Effort to open ANWR clears one more hurdle

Sen. Lisa Murkowski’s legislation to open the coastal plain of the Arctic National Wildlife Refuge to oil exploration cleared another hurdle as expected Nov. 28, but one more big jump remains.

The ANWR provisions passed the Senate Budget Committee as part of the Republicans’ tax overhaul on a 12-11 party-line vote. The next and final stop for the controversial legislation is the Senate floor, where debate is sure to be lengthy and contentious.

The House passed its tax and budget plan Nov. 16.

Report shows Medicaid savings largely from travel cost-shifting

Reforms to Alaska’s Medicaid program are producing savings but state budget officials still expect costs to rise up to $75 million next year.

Provisions in the state Medicaid reform legislation that passed in 2016 with overwhelming bipartisan support saved the state more than $30 million in fiscal year 2017, according to companion reports issued Nov. 15 by the departments of Health and Social Services and Law.

Hilcorp boost Inlet output; Eni preps long well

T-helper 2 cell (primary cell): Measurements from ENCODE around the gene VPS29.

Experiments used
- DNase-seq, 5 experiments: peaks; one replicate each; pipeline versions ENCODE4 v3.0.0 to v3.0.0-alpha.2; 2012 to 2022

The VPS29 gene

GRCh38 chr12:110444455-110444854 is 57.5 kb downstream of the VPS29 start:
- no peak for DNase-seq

Most state officials are encouraged about the incremental increase in Alaska’s North Slope oil production because of the impact it could on state finances, but Hilcorp Energy is drilling to produce more from the state’s original oil basin as well.

Hilcorp Alaska Vice President Dave Wilkins said the company drilled nine oil wells into its Cook Inlet fields this year and, as a result, expects to increase its Inlet oil production from about 12,000 barrels per day in January to more than 15,500 barrels per day by year’s end.

More exploration approved at Icy Cape

Alaska Mental Health Trust Land Office officials are spending the winter reviewing the results of last year’s drilling campaign and preparing for another at their Icy Cape heavy mineral prospect.

Those results were promising enough for the Alaska Mental Health Trust Authority Board of Trustees to approve $3 million in October to spend on more exploratory drilling next year, according to Trust Land Office Executive Director Wyn Menefee.

Mixed reaction to AK LNG-China letter

Gov. Bill Walker and his gasline team touted an agreement signed Nov. 8 with three Chinese mega-corporations as the largest step the state has ever taken towards finally putting together a North Slope natural gas project.

After a few days to digest the situation, legislators’ reaction has been more subdued.

ConocoPhillips plans for busy exploration season

It’s going to be a busy winter for ConocoPhillips.